At the behest of so many of my friends, I have finally completed the first season of The Wire. My friends are certainly right to encourage me to watch the show, knowing my deep, deep, abiding love for all forms of detective fiction. My friend O., a hard-core evangelist for the TV shows he loves, had allegedly made me watch the first 3 episodes of Season One a long time ago. I had disliked them almost immediately, thinking the show had in no way earned the beginning of the pilot. Why should I care so much about this British cop getting drunk all night and wrecking his car in the first ten minutes?
Oh yeah, because that is not even the pilot. That is some episode in the middle of the second season. The actual pilot actually bothers to introduce the characters in an expository-type fashion, the way that actual stories should do. So I liked it a darn sight better when I actually saw it.
One thing I kept wondering about, though, was when they were ever going to explain why Baltimore PD had hired some guy from out of the country for their homicide division, or if they were going to tell us some sad story about Young Timmy McNulty being sent off to a British boarding school as a kid, or something — anything. They do not explain this because dude is evidently supposed to be American. Can they get him in touch with Hugh Laurie’s dialect coach?
At any rate, disregarding the accent problems, I do not much care for McNulty. He has some interesting ideas as a cop and as an investigator, but as a person he is sub-par at best. He is shitty to everyone around him and somehow, inexplicably, never gets his comeuppance. I am waiting for that day. Surely he must finally get his comeuppance, right? Right?
In a show populated mainly by cops and criminals, there are a whole lot of dudes. A dude I like much better is Lester Freamon. I tried to find a picture of him wearing his reading glasses but could not. This picture must actually be from a later season judging by the grey in his beard. Anyway, I like him because he does not seem to be a generally shitty person, and he sort of exudes coolness, what with the aforementioned reading glasses and the tiny dollhouse miniature furniture he is always building at his desk. No one can say this is not cool. (However! He also sounds vaguely British. WTF?)
On the other side of the equation, we have the criminals. In the first season, it’s a bunch of drug dealers working at the housing projects. Below you can see depicted some dude, some other dude, D’Angelo, and Wallace. I did not learn everyone’s name, OK?
Some viewers of The Wire think these characters are interesting, but I don’t have terribly much to say about them. There they are, see: the criminals, the counterparts to the cops, the enemies — except not. I suppose they are meant to be sympathetic, so as to create a complex emotional response in the viewer. Does this work? Maybe.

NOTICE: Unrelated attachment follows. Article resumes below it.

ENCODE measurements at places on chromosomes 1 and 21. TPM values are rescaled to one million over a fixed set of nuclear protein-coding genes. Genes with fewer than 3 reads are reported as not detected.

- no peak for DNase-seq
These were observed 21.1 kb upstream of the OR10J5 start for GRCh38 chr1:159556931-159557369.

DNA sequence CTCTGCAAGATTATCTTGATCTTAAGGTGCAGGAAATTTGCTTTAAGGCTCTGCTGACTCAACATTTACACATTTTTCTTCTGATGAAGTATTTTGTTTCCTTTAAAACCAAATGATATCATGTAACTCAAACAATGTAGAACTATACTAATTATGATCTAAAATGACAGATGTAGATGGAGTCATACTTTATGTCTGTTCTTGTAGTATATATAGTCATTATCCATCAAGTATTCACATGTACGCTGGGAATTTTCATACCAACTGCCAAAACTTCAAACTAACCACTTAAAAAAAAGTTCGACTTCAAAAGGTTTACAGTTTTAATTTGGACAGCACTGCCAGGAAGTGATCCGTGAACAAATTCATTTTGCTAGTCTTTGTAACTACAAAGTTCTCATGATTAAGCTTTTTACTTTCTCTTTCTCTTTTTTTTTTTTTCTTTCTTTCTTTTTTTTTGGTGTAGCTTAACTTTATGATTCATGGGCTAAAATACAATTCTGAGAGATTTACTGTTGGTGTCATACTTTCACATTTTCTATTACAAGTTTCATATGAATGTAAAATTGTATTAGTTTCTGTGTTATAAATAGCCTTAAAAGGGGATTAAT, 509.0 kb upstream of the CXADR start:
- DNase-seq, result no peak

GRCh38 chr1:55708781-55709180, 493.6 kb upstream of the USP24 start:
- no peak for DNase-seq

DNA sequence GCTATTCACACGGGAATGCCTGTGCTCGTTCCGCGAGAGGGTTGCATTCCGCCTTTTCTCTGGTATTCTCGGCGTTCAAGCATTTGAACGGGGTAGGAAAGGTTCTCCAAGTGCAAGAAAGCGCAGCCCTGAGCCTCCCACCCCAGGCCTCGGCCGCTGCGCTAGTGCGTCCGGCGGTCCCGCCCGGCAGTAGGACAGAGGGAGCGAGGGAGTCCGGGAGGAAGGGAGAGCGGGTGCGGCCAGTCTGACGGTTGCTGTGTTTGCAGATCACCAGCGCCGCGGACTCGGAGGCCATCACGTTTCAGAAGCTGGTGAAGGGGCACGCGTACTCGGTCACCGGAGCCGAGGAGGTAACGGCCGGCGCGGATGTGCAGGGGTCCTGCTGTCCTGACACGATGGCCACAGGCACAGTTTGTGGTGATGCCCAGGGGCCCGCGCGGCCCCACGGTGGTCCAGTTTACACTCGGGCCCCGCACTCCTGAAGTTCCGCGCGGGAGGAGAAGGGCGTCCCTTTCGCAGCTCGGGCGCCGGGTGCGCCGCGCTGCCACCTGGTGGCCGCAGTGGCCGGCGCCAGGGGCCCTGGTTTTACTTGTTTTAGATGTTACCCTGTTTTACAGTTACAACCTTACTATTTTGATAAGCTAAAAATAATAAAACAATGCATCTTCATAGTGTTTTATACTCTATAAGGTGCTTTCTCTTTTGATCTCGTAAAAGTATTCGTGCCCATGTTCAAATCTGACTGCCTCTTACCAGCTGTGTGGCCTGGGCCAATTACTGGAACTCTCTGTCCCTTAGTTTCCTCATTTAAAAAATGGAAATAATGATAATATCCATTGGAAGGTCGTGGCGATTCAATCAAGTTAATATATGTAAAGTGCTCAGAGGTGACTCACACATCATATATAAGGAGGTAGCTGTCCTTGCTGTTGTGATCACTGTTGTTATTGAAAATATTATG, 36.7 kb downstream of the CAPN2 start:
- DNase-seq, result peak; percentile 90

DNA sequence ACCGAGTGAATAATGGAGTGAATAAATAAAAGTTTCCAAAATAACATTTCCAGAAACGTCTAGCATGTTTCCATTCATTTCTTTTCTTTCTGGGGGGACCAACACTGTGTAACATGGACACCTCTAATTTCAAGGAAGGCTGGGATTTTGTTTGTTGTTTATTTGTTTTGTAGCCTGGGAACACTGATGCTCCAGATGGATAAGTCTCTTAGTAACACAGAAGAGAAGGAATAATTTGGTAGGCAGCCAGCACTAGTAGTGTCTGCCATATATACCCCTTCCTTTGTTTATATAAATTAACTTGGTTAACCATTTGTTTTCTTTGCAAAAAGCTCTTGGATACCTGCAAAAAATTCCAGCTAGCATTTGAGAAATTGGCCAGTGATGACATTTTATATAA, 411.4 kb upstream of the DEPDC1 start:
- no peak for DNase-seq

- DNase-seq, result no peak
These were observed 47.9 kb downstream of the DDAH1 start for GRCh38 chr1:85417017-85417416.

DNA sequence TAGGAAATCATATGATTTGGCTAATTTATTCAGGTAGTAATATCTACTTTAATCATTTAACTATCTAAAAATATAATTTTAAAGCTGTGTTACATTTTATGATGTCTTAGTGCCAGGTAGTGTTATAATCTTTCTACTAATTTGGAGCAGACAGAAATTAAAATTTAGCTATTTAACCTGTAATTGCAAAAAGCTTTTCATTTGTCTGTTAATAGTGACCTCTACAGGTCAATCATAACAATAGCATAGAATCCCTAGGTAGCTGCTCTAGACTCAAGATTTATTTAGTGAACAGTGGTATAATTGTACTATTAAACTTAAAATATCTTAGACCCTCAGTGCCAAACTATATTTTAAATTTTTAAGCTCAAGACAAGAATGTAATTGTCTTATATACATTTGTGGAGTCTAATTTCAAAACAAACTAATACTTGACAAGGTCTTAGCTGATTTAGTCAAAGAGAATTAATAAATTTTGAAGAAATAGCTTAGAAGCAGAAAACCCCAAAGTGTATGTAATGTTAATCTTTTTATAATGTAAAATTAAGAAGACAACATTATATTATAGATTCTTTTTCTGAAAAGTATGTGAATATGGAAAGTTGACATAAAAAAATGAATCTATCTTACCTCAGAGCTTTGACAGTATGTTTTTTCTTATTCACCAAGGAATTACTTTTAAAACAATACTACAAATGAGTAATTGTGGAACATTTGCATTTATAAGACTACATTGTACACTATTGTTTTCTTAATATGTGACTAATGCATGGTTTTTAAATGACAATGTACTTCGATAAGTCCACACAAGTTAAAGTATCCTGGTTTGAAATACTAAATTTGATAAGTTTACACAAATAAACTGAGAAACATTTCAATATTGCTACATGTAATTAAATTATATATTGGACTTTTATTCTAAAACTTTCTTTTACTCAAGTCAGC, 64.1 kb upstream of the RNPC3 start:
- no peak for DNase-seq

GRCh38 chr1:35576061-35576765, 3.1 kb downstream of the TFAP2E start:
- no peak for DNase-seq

A far more interesting character is Omar, below. As you can sense from this picture, dude is a hard-core badass.
He’s all, “I have a wicked scar on my face and I am wearing a satin robe on the streets of Baltimore! Step off, bitches!” (I have no idea what season this picture is from, or why the bathrobe, but one must admit it is badass.) Anyway, Omar is, as mentioned, a total badass, but he is also a sensitive gay dude who has feelings. Feelings of badassedness and violent revenge!
There are approximately three women on the show: one is a cop and a lesbian (because I guess being a cop is too tough for straight women who might worry about breaking a nail?) and the other two are there mainly to be fucked by the male characters. Pardon my crudeness, but that seems to be the way the show works. Isn’t that nice?
I think The Wire is essentially a good show, and I will continue to netflix it. I have Season Two on its way to me right now. I do feel that it might be a bit too heavy handed with the whole “making” a “significant” “statement” “about America” nonsense. I do not like shows to tell me about the state of the union, you know? That is why I typically avoid Aaron Sorkin like the plague.
My other problem with the show is that the episodes are about fifteen minutes too long. I realize this is because I am conditioned to the 43-minute shows of regular network TV, but seriously. I wouldn’t feel like this if the pacing were right. I didn’t feel this way about Deadwood. I don’t feel this way about feature-length films. I almost never use “too long” as a criticism of anything, but there you go. The episodes are too long.
To reiterate: essentially good, probably overrated, a whole lot of dudes.